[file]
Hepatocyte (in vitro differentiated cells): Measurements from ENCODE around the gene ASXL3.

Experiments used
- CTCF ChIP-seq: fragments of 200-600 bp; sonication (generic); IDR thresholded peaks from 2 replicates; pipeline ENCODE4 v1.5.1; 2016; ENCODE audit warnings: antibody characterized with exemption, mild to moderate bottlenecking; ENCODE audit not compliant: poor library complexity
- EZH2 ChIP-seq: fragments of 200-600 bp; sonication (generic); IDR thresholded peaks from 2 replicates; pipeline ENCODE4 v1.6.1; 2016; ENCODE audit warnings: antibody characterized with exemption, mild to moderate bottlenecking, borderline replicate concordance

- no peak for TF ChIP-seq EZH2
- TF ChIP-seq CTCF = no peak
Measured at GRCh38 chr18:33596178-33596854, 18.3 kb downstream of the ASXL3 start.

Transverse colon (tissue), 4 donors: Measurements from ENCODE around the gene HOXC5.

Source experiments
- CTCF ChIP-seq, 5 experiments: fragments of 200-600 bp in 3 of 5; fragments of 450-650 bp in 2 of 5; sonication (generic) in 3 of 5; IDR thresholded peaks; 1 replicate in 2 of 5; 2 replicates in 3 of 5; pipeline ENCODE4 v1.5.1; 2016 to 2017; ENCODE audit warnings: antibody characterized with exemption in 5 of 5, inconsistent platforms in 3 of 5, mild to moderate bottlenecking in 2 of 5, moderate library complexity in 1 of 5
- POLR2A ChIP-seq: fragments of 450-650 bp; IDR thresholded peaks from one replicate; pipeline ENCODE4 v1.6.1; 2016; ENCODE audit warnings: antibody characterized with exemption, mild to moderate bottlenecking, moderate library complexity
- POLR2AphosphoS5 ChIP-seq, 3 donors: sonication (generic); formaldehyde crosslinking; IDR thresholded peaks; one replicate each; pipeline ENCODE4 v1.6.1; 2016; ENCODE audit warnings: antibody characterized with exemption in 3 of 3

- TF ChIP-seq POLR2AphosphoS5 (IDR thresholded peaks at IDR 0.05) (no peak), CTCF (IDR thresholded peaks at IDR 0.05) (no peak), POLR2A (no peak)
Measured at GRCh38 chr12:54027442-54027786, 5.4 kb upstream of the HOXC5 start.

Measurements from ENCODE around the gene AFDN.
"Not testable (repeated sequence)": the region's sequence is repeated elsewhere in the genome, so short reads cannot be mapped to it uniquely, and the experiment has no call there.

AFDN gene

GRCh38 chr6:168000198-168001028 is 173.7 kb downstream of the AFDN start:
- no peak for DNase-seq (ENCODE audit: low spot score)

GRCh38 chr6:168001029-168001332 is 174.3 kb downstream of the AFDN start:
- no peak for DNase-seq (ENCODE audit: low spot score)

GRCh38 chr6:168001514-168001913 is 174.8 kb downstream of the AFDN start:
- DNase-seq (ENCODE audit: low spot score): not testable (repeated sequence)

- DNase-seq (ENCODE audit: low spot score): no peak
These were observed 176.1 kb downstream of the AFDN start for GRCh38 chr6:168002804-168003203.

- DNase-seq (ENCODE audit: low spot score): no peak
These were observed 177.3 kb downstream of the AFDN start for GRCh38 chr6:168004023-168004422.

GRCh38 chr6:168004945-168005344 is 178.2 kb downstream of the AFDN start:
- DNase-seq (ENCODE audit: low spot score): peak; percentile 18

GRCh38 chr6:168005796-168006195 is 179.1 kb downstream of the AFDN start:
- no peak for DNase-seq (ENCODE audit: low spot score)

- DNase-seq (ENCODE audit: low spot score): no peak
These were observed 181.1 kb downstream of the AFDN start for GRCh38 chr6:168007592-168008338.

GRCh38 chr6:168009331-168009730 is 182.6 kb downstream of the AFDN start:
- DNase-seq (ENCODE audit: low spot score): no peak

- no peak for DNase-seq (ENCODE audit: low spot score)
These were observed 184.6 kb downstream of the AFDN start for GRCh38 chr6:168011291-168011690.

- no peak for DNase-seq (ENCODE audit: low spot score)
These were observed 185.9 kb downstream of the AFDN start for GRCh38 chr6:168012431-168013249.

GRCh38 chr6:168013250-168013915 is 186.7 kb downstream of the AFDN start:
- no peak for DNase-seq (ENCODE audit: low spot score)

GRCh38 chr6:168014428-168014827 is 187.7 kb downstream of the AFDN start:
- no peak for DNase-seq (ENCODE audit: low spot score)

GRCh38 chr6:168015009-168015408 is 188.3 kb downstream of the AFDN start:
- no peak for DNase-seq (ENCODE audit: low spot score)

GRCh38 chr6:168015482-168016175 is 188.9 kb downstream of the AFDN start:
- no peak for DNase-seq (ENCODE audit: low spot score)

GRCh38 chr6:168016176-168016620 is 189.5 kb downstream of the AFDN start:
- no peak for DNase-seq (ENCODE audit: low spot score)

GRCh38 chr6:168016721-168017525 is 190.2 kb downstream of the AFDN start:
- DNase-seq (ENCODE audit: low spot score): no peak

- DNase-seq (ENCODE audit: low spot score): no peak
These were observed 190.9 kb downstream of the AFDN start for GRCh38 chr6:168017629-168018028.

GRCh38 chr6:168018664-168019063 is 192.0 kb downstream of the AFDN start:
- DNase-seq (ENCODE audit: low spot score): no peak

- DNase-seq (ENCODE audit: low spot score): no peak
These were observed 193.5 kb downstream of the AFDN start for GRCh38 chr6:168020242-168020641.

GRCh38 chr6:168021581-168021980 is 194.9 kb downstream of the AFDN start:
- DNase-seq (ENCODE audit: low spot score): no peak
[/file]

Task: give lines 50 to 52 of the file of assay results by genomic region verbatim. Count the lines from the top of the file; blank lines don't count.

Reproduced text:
GRCh38 chr6:168016721-168017525 is 190.2 kb downstream of the AFDN start:
- DNase-seq (ENCODE audit: low spot score): no peak

- DNase-seq (ENCODE audit: low spot score): no peak